was not Strange that those who had conscien?
tiously fought for the lost caaes should for
years hold aloof from those who had defeated
them. I'ouhtlcss, too, Ihere were Individuals
in tho North who ?lid not always Beet the
South In a conciliatory spirit, and out, of the
very excess of their loyalty forgot the virtue of
gentleness. Be that as it may, the North to?
day is both more able und more willing to bury
the unhnppy hatreds of (ho past than It was
at the clang of the war, and to recognize (ho
nobler spirit of National unity and brotherhood
Which is Unding utterance In the South ?is in
the North. In nothing has Major McKinley
more truly reflected the s 'titlmonts of the
North to-day than In his messages of sympathy
and good will to the South.
But H is not alone In its feelings that the
South is giving evidences of now life. Its
, ?-ouimerco and Industries are showing a healthy
growth, and in some States Its farmers are rela?
tively more prosp?rons than those of Northern
States. Last year the progressiv?? city of At?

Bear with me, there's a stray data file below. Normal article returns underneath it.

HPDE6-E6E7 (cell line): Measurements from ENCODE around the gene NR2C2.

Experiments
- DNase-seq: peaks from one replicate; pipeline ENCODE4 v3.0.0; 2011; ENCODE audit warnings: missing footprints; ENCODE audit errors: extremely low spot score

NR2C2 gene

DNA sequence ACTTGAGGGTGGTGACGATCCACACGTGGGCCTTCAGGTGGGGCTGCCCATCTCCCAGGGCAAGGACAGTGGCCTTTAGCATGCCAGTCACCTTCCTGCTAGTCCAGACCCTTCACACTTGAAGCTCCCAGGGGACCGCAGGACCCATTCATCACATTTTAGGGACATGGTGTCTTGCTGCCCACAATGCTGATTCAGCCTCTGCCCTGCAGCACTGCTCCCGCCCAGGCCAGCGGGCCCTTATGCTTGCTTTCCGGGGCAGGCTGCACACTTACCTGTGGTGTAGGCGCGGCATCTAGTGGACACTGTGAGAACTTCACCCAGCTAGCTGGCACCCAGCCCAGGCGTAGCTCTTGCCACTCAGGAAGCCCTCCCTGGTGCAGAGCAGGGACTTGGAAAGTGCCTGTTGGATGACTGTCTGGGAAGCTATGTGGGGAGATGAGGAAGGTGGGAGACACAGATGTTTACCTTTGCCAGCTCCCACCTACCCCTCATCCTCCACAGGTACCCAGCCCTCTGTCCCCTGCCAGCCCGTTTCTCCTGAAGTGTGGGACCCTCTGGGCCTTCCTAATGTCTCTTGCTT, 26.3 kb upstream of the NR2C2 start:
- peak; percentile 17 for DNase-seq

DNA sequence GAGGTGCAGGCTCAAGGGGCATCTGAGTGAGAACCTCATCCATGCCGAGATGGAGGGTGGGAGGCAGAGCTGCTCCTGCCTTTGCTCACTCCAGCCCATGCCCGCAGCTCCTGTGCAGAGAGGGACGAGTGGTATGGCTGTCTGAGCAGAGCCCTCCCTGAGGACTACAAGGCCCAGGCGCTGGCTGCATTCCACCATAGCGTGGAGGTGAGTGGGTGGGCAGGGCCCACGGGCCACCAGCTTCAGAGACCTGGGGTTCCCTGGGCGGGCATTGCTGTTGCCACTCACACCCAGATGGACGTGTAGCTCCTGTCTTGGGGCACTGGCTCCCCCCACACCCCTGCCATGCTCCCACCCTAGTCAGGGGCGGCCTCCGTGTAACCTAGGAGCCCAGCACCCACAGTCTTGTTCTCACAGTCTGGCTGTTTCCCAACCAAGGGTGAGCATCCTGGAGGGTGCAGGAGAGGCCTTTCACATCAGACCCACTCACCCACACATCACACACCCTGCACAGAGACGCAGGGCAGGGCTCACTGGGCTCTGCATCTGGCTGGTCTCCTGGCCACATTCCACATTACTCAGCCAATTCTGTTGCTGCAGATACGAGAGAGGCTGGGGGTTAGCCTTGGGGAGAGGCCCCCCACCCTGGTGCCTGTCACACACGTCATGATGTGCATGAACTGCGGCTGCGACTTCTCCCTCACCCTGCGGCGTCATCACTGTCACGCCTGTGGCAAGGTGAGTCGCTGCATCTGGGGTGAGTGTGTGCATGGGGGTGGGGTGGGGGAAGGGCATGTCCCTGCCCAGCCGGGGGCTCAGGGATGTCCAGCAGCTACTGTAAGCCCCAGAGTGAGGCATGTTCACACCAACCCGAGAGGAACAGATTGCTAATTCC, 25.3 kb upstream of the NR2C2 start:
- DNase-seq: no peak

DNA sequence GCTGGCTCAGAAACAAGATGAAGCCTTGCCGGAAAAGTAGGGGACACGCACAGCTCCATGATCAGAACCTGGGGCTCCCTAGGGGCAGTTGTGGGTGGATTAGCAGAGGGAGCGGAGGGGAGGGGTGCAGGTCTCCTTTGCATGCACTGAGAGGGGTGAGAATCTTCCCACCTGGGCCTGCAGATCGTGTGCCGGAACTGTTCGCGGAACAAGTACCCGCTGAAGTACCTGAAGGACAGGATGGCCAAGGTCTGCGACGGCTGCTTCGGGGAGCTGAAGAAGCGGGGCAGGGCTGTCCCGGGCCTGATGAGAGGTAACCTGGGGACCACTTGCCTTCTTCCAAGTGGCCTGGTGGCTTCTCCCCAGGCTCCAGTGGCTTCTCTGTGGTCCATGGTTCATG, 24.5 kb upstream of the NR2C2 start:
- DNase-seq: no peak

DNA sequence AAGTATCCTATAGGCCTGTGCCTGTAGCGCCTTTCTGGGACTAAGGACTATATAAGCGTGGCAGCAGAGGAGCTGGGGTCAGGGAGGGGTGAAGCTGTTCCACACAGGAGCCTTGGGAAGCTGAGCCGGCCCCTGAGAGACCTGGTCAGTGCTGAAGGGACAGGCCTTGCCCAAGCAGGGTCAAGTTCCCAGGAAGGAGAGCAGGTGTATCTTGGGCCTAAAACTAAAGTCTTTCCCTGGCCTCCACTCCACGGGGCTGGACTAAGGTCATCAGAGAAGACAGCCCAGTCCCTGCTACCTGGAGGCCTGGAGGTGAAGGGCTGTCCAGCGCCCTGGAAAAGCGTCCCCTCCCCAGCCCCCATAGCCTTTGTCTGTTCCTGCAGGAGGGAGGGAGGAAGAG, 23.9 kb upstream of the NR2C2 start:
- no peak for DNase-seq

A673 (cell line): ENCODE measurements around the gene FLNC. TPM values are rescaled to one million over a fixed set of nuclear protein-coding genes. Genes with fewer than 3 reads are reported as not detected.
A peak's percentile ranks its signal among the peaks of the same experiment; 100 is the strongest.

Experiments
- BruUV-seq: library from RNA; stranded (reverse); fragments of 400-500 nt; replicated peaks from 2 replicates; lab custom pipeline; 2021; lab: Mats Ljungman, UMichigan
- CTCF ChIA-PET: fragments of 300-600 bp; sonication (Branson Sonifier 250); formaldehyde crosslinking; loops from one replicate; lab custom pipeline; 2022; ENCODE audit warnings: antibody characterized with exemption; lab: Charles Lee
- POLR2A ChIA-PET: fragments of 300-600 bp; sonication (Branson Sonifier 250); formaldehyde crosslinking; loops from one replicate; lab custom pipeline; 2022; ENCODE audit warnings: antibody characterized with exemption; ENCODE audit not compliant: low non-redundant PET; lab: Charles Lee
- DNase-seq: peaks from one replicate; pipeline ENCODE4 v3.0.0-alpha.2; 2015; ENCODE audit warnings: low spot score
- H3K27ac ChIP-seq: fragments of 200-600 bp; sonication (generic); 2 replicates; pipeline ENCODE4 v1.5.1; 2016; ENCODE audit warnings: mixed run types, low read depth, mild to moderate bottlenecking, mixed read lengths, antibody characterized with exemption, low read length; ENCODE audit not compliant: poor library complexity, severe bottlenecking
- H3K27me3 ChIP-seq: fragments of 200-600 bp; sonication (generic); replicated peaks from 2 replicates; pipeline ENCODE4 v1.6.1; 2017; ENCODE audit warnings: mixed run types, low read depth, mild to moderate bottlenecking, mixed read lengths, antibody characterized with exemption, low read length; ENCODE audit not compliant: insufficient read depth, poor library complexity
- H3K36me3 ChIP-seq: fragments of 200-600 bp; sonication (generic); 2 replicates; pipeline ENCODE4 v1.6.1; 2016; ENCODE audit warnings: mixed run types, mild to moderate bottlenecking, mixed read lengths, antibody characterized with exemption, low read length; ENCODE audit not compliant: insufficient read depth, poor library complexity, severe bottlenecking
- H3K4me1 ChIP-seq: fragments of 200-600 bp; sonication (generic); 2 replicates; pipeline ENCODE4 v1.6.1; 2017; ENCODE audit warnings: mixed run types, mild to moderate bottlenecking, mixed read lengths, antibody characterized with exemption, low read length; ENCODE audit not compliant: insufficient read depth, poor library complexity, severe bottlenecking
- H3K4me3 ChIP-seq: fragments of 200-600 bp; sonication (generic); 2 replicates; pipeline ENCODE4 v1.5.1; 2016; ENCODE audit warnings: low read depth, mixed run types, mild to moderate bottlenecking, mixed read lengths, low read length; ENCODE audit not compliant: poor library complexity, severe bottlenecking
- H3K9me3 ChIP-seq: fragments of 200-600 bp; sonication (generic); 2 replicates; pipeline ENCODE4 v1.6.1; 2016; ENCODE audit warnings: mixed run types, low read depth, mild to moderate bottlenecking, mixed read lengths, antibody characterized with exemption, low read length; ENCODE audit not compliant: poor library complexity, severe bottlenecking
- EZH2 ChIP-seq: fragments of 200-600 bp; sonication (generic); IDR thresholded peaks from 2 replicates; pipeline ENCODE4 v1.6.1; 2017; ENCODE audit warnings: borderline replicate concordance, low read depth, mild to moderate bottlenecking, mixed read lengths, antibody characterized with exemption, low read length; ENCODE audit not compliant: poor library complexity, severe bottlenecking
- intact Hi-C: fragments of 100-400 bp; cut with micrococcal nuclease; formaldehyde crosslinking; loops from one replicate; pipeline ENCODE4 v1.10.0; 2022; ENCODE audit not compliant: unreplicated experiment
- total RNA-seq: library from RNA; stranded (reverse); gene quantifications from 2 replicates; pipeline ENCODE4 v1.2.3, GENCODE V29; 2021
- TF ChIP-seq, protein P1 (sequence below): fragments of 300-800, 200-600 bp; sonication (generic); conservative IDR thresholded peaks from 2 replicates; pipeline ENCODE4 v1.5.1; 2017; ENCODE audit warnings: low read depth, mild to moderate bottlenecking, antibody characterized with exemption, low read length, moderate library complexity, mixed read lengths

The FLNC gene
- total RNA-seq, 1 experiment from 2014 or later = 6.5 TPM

lanta surprised the world with its creditable
exposition, which, in nil likelihood, would have
been even more representative had it not been
for the local Jealousies of other Southern eitle*.
. The State of Tennessee Is to have a great reo
- teniiial ?position at Nashville nex spring
which promises to be n close rival of the Af?
lama exposition. The fact that such indiH
trill fairs can Ik? held In the South at all. with
\ its spars?, population and urgent need of moi"
i Capital Id develop Its resources, jirgnes well
? for the energy Of the people. The spin' of the
t new industrial age liii%dc.*c<'iidcd upon them,
and thejr nie uo longer content to sl? ?lown
j amid the ruins of the past and dream ove;- the
j things that Blight have been
The expansion of trade nnd commerce In
many Southern cities has been uoieworthy dur